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Photo by Kahleen Crawford Yellowbelly Portraits, courtesy of Kahleen Crawford.

How ‘All of Us Strangers’ Casting Director Kahleen Crawford Turned People Watching into a Thriving Career

Kahleen Crawford has one of those brilliant, soothing Scottish accents that make you relax as soon as you hear it. That comes in handy when you’re dealing with nervous actors, who often need to be disarmed when they come into her audition room. It also works on journalists interviewing her.

Over the years, a childhood interest in observing people and their behavior has grown into a thriving career as a casting director, one that has led her to cast such Oscar-nominated films as Living and The Lost Daughter. Most recently, she worked on the Apple TV adaptation of Edith Wharton’s The Buccaneers, all episodes of which are now streaming, and the acclaimed film All of Us Strangers, starring Paul Mescal and Andrew Scott. She spoke with us from her office in London.

How did you get into casting?

I graduated from Glasgow University, I did film and television and theater studies together and I was a runner for a while in London. I absolutely hated it [and was] treated horribly. I came home in a fit of pique and, since I knew that I liked watching people, I thought about how I could apply that to my career. I applied for a job as an agent and had a long conversation with the agent who said, “I don’t think you want to be an agent, I think you want to be a casting director.” She gave me a phone number.

Gillian Berrie is a producer. She has a company called Sigma Films, but she had set up this casting company in Glasgow called Big Fish. When I went in to meet her, she said to me, “I tell you what, you can either work in the casting company, or you can learn to be a producer and be my assistant.” She was looking for two people. I didn’t have any clue, but I very much was committed to the casting idea, though I didn’t know what it was. I just sort of felt, there’s something about this people-watching thing that works here.

It’s interesting that you chose a career based on that interest.

I spend so much time watching people and doing a version of reading energy or watching mannerisms or listening to their voice and trying to understand why they speak the way they speak, in terms of where they’re from, maybe influences of places they’ve lived. I study body language so much. I’ll look across the room at a party instead of having a conversation with someone immediately next to me. I’m just nosy.

I thought, “How can I work with people and performers?” That’s the reason that I applied for that job. I don’t think I had any clue what I was doing. At all. I just didn’t have any clue what the options were. I didn’t understand what casting was. My film studies were all about, you know, psychoanalysis and feminist theory, white balance on a camera, and what an editor’s job looks like.

I have always found it fascinating that film schools do not address casting at all, ever.

I went to an old university. The National is very academic, and no, certainly nobody taught us about casting. Interestingly, I went to the Harry Potter studios on Sunday, and they also don’t talk about casting. There’s all these signs up for production design, and you hear from the plasters and you hear from all of that, and there isn’t a little section for casting.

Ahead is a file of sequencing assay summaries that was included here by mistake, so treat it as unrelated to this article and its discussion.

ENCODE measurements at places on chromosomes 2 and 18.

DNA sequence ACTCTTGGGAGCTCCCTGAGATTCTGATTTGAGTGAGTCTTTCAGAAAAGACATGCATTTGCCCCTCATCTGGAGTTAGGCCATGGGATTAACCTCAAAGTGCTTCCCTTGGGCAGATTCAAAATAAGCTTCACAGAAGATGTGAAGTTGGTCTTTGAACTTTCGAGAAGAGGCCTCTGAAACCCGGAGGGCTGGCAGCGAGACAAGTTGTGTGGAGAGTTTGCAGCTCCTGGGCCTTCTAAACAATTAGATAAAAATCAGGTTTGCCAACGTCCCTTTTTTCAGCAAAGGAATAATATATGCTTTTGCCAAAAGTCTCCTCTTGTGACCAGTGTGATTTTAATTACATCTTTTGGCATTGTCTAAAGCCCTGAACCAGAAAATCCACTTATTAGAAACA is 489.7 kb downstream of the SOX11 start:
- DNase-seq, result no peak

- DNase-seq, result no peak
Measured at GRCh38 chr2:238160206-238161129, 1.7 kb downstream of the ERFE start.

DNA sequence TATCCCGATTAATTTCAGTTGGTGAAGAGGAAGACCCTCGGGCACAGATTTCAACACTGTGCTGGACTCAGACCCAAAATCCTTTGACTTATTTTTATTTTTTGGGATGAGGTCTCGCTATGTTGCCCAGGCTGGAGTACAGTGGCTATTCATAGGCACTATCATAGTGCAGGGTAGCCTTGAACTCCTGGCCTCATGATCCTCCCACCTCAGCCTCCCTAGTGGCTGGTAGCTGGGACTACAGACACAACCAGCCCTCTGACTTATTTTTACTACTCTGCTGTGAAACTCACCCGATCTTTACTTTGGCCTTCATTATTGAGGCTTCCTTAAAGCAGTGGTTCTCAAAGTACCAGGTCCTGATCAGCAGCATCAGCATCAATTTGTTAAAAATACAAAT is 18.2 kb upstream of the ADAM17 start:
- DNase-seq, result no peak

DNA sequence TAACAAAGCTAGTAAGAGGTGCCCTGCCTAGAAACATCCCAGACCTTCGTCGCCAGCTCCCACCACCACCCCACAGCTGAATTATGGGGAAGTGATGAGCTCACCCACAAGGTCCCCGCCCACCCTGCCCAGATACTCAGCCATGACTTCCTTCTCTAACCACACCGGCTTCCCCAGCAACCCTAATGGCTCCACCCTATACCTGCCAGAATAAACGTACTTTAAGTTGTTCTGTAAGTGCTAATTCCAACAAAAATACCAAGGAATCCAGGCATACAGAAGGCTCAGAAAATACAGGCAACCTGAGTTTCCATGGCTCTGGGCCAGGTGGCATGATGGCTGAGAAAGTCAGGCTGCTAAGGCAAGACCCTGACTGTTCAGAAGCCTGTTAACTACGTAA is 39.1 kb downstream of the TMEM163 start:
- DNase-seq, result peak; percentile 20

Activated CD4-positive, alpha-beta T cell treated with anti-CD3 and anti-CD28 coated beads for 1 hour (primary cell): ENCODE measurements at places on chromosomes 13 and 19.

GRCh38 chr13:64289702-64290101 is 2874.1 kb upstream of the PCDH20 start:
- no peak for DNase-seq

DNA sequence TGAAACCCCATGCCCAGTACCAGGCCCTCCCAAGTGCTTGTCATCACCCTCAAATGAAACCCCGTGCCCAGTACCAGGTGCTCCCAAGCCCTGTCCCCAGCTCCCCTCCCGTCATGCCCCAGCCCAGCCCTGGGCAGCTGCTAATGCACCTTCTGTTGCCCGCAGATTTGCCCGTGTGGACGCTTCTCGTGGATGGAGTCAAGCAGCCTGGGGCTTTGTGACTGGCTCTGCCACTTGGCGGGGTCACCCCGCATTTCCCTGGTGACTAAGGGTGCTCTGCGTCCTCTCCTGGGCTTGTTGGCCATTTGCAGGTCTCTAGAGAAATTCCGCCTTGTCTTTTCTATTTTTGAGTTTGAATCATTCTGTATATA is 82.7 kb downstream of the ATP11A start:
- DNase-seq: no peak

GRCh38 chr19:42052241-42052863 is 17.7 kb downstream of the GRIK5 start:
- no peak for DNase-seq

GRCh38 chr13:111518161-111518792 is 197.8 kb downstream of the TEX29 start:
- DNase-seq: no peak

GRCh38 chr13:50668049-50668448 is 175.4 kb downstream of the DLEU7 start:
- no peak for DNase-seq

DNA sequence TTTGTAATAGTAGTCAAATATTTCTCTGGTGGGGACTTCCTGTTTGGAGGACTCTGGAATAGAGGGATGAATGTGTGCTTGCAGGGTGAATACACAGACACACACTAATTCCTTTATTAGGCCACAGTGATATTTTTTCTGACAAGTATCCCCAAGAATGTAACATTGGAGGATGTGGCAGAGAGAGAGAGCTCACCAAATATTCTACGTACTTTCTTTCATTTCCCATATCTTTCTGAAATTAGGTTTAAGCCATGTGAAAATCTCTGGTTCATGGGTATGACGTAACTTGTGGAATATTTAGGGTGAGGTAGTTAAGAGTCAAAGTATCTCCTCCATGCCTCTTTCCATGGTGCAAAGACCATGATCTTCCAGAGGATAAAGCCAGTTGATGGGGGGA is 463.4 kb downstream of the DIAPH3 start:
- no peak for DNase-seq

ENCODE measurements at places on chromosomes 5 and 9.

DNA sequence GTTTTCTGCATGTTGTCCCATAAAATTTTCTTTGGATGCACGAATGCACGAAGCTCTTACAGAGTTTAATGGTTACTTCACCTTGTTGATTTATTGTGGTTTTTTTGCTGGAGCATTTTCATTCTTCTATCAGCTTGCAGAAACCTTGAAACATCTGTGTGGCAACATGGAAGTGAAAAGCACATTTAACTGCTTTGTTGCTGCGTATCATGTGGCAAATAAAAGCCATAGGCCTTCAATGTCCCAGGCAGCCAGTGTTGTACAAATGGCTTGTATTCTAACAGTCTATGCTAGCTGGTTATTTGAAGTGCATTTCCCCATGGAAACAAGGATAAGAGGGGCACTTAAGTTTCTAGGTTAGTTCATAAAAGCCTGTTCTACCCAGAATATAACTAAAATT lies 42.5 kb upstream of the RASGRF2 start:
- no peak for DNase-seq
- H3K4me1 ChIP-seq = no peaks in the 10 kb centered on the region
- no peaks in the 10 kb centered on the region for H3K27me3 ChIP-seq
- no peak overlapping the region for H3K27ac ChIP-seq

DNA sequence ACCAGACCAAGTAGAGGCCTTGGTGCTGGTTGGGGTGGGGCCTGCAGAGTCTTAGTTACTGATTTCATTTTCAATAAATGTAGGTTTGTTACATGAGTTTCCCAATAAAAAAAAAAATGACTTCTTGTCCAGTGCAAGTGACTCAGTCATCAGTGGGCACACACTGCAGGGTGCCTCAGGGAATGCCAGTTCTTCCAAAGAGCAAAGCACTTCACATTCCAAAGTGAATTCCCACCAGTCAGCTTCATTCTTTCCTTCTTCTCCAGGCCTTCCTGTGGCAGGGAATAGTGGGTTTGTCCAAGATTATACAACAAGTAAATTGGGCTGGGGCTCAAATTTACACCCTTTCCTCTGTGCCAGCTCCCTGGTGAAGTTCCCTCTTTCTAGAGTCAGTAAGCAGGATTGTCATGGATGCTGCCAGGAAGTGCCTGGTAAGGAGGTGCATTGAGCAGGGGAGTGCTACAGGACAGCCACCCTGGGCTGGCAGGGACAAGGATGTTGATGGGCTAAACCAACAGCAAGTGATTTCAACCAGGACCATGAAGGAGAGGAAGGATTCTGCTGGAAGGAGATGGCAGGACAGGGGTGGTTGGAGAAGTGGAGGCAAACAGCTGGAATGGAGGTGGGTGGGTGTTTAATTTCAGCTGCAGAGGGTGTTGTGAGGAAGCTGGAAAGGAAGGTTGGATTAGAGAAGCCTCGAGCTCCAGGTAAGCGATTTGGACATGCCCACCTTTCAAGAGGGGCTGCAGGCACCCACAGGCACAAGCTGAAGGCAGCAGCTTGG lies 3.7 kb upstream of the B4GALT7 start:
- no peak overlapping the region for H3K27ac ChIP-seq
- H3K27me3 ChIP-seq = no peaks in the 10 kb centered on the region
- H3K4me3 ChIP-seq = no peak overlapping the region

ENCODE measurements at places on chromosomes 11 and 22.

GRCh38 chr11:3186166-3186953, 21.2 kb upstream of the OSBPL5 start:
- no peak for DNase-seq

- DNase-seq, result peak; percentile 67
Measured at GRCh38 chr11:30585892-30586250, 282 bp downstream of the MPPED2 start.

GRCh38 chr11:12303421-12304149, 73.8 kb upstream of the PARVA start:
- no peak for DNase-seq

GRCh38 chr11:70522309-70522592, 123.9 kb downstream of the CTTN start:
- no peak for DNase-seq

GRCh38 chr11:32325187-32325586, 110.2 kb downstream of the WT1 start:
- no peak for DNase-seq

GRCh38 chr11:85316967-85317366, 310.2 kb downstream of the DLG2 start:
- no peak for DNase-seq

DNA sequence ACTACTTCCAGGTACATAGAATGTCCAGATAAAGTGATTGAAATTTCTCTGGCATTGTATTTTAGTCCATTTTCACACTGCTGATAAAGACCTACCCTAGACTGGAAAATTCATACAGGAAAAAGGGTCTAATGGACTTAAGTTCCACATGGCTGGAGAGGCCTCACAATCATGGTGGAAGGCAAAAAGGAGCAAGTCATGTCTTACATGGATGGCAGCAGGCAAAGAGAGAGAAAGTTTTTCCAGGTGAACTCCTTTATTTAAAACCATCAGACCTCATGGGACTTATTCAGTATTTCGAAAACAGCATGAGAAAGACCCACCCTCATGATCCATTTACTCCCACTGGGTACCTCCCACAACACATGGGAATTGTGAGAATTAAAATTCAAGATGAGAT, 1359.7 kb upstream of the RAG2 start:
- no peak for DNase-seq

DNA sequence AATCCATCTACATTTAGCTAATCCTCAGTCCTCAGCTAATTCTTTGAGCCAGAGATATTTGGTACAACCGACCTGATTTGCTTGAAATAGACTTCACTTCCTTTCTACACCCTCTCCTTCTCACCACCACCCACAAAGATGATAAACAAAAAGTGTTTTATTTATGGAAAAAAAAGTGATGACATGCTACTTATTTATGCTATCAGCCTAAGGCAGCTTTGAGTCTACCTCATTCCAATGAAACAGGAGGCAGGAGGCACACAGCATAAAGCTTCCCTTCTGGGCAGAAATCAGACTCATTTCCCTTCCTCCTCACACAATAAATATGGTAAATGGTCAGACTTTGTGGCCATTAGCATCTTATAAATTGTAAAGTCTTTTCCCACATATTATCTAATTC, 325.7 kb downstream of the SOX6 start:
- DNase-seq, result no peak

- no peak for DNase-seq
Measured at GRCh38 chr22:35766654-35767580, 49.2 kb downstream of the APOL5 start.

Do you think your fascination with watching people has helped you in your career?

I think the curiosity is probably more in the nonverbal stuff. In terms of how you apply that to casting, what story do I think people are telling me with the things that they are saying and the things that they aren’t saying? And how do you match those things up?

I suppose sometimes those things are conflicting, and that’s when you know, people are either hiding things or lying. You get to a stage where that can be useful, probably, because it also then tells you whether you believe the performance. Because it isn’t just about the things that the person is saying. It’s about all the things they aren’t saying, which is probably why a lot of directors cut to people when they’re listening, not when they’re speaking.

Would you say that your innate sense of studying people, and the skill you’ve honed over the years, has changed the way that you run a room?

When you’re trying to do that, you don’t always get it right, but the aim is to allow someone to have their best 15 or 20 minutes, and how can I do my best to let this person get the job? I think lots of the casting directors that you speak to say this. We want you to get the job. I think it also means that you have to be just as attentive to the person who you don’t think is as likely they’re gonna get this part because they can completely subvert your expectations for the better and also sometimes for the worse.

That segues right into my last question, which is what advice or piece of wisdom would you give to somebody coming in to audition for you?

An idea to consider is that this is the start of a relationship. There are actors in their mid to late 20s coming in, and I’ve known some of them since they were only eight years old. Also, even when you think you’re not right for the part.

If you’re an orange, and even if you think that we need a banana, come in and be the best orange. Because one, we may choose to change it, and two, maybe somewhere else that’s what we need. So come in and do the very best version of what you have to offer. Oh, and one other thing. If you’re an overthinker or you have a negative voice in your head, you struggle to control your thoughts when you’re under pressure, you only have to survive a 10 to 30-minute audition. Turn it off. Do all the shit talk to yourself after, if that’s the way that you operate in life, or you can’t stop yourself. But just for that audition, turn it off.

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